Tennessee's Auto-Related Exports: Growth & Geography 1st Quarter 2015

Tables and Graphs


A look at what is perhaps the state's largest export sector

The automotive industry has reshaped the Tennessee economy since its arrival in the 1980s. Over the past several decades, it has become perhaps the state's largest export sector, and it has been a major driver of Tennessee's significant export growth in this still new century. We say "perhaps" because measuring the true size of the automotive industry and its exports is fiendishly difficult. While the value of shipments of cars, trucks, and major auto body parts is well known, other automotive components are counted separately (e.g., tires or automotive lighting) or are buried within other industries (ball bearings, for example). Here we attempted to aggregate the exports of every automotive-related product that can be identified as such into one summary number. Even this number will be too low, because the foreign shipments of things like those automotive ball bearings simply can't be extracted from total commodity exports that include significant non-auto-related production.

Using this aggregation of auto-related exports allows us to examine the international growth of this industry in Tennessee. We can also map the locations of exporters to see where it has the largest impact in the state.

In 2014, cars valued at $2.8 billion were shipped out of Tennessee, but total auto-related exports stood at just under $7.5 billion. This means that only a bit more than one-third of all the automotive-related exports are the vehicles themselves. Around two-thirds are various parts that go into them. Both sectors have grown dramatically. The state exported about $400 million of vehicles at the start of the century and about $2 billion of components. Of course these numbers are unduly modest since they don't account for the intervening inflation. Valued in today's "real" dollars, they would stand at $565 million for vehicles and $2.5 billion for components. From this we can see that the export growth has been very substantial in recent years (even when including the huge crash following the global financial crisis in 2008). We also note that the ratio of exported vehicles to components has risen quite a bit over these years. Large expansions at Nissan plus the arrival of Volkswagen explain that change.

In 2014, cars valued at $2.8 billion were shipped out of Tennessee, but total auto-related exports stood at just under $7.5 billion.

The growth in exports of motor vehicles has far outpaced overall Tennessee export growth. As a result, cars accounted for 8.5 percent of all state exports in 2014 vs. just 3.6 percent in 2000. Much of this growth is rather recent. The value of the state's vehicle exports has virtually doubled in the past two years. Non-vehicle automotive exports, on the other hand, though they have grown robustly, actually have fallen as a percentage of total state exports (from 17 percent in 2000 to 14 percent in 2014). However, this hides a very rapid ascent in the past few years. After falling to barely over 10 percent of all state exports in 2009, automotive component exports have since increased their share of Tennessee exports by almost one-third.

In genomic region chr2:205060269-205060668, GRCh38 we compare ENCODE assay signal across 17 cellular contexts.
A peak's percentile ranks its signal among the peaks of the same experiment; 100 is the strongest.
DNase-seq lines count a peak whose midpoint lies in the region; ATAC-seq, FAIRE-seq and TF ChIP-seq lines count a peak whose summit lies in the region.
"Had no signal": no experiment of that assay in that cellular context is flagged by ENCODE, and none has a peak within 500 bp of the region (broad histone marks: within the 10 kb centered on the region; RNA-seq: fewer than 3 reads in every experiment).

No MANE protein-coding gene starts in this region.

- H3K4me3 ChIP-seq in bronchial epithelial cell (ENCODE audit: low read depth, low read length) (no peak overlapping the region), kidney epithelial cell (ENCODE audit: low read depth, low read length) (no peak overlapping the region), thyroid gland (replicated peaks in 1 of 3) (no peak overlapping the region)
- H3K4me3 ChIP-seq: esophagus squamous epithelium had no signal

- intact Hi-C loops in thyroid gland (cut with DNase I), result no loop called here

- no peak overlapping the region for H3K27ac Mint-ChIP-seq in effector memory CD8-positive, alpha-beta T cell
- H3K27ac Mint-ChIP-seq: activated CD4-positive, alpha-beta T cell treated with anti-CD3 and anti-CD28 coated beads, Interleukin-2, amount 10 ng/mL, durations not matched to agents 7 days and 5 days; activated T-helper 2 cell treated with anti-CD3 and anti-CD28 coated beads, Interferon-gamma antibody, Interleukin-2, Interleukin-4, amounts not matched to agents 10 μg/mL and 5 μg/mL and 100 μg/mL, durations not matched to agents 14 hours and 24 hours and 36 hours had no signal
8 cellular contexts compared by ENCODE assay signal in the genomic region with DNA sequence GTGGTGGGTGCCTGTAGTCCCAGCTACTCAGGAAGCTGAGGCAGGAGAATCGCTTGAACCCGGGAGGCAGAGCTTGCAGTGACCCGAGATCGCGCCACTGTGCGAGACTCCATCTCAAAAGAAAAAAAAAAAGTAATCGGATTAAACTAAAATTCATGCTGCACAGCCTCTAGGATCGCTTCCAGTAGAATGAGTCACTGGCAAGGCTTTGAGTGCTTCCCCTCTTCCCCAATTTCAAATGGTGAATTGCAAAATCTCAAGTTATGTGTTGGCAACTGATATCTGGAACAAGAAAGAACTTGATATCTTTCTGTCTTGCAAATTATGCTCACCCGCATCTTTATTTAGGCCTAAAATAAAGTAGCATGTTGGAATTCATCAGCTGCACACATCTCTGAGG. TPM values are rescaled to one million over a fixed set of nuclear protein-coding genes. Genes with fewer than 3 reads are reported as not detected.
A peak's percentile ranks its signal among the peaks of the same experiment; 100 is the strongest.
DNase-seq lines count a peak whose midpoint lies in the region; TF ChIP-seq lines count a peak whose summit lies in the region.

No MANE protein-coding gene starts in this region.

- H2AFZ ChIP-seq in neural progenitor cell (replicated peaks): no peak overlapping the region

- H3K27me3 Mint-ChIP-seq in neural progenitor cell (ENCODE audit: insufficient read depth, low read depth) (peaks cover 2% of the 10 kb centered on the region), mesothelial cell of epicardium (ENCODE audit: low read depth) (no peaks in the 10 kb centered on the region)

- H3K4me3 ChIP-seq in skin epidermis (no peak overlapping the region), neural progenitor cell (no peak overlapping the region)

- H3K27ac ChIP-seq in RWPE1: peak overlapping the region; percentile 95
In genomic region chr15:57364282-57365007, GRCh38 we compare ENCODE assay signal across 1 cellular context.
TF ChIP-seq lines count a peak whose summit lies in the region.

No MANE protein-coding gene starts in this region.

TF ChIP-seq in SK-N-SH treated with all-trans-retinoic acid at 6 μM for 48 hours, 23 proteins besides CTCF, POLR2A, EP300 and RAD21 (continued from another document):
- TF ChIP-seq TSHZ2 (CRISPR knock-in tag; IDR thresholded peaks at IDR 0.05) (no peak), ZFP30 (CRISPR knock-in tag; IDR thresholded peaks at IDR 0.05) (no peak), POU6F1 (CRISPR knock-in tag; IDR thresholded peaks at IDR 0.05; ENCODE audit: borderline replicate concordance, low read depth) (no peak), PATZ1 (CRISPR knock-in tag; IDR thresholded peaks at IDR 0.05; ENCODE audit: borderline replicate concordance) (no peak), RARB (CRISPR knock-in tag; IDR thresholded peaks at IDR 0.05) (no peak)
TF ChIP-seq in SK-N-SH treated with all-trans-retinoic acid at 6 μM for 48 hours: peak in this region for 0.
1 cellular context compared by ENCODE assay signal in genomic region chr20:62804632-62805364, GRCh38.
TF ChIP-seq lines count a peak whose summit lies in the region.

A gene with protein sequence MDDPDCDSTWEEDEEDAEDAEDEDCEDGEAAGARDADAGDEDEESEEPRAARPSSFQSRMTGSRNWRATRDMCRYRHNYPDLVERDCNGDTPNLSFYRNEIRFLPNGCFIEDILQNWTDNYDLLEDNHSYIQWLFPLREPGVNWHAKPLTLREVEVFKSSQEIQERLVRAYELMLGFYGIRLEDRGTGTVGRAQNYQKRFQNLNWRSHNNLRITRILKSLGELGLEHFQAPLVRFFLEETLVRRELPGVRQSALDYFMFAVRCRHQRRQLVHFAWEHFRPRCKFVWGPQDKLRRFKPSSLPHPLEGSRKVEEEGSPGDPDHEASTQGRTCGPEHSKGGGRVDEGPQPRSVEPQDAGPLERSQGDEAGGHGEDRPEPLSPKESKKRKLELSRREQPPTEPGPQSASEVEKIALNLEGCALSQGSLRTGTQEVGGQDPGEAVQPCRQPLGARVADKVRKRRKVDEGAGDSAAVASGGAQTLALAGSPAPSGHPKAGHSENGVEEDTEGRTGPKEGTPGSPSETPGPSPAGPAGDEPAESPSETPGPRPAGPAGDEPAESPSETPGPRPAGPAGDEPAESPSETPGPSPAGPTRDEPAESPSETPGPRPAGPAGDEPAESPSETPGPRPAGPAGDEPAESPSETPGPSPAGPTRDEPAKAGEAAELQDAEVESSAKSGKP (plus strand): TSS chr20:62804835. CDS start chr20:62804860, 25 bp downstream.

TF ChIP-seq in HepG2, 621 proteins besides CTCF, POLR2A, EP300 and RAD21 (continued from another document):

Just as Tennessee's automotive sector is expanding its share of state exports, so it is expanding its share of total US automotive-related exports. Tennessee is today the seventh-ranked state for car exports, accounting for about 4.5 percent of the value of American auto exports. In 2000 it ranked 11th with just 2.4 percent. Tennessee also ranks among the top 10 exporting states in 12 other automotive export categories (six-digit h.s. code). Its portion of total American automotive-relative exports has grown by over 50 percent since 2000 (from 2.8 to 4.3 percent of US exports in this sector).

These few statistics are enough to indicate how important the industry is to the state and how successful it has been. This leads us to the question of where it is located. Where do we find this industry in Tennessee? The accompanying map reveals some clear patterns. We see two concentric circles, of decreasing density, around Nashville, which by number of establishments is clearly the center of Tennessee auto-related exports.* However, we see a sizable presence across much of the state. In particular, there are significant numbers of exporters in the corridor from south of Knoxville up to the Tri-Cities and a surprising number in the Jackson area. The concentration of zip codes around Memphis and especially Chattanooga makes it harder to spot how many exporters can be found in both, but hovering over the map ought to convince you that both of these communities have a sizable number of auto exporters as well.

The ability to export is usually considered a clear sign of economic competitiveness. The few charts and graphs here should convince us that Tennessee is heavily invested in the automotive industry, very broadly defined, and that this sector is indeed quite competitive. Recent performance indicates that both patterns should continue for some time.

Tennessee is today the seventh-ranked state for car exports, accounting for about 4.5 percent of the value of American auto exports.

*For visual purposes, establishments in zip codes that are completely enveloped by other zip codes are assigned to the surrounding zip. There are about 90 zip codes in Tennessee like this, mostly in urban areas.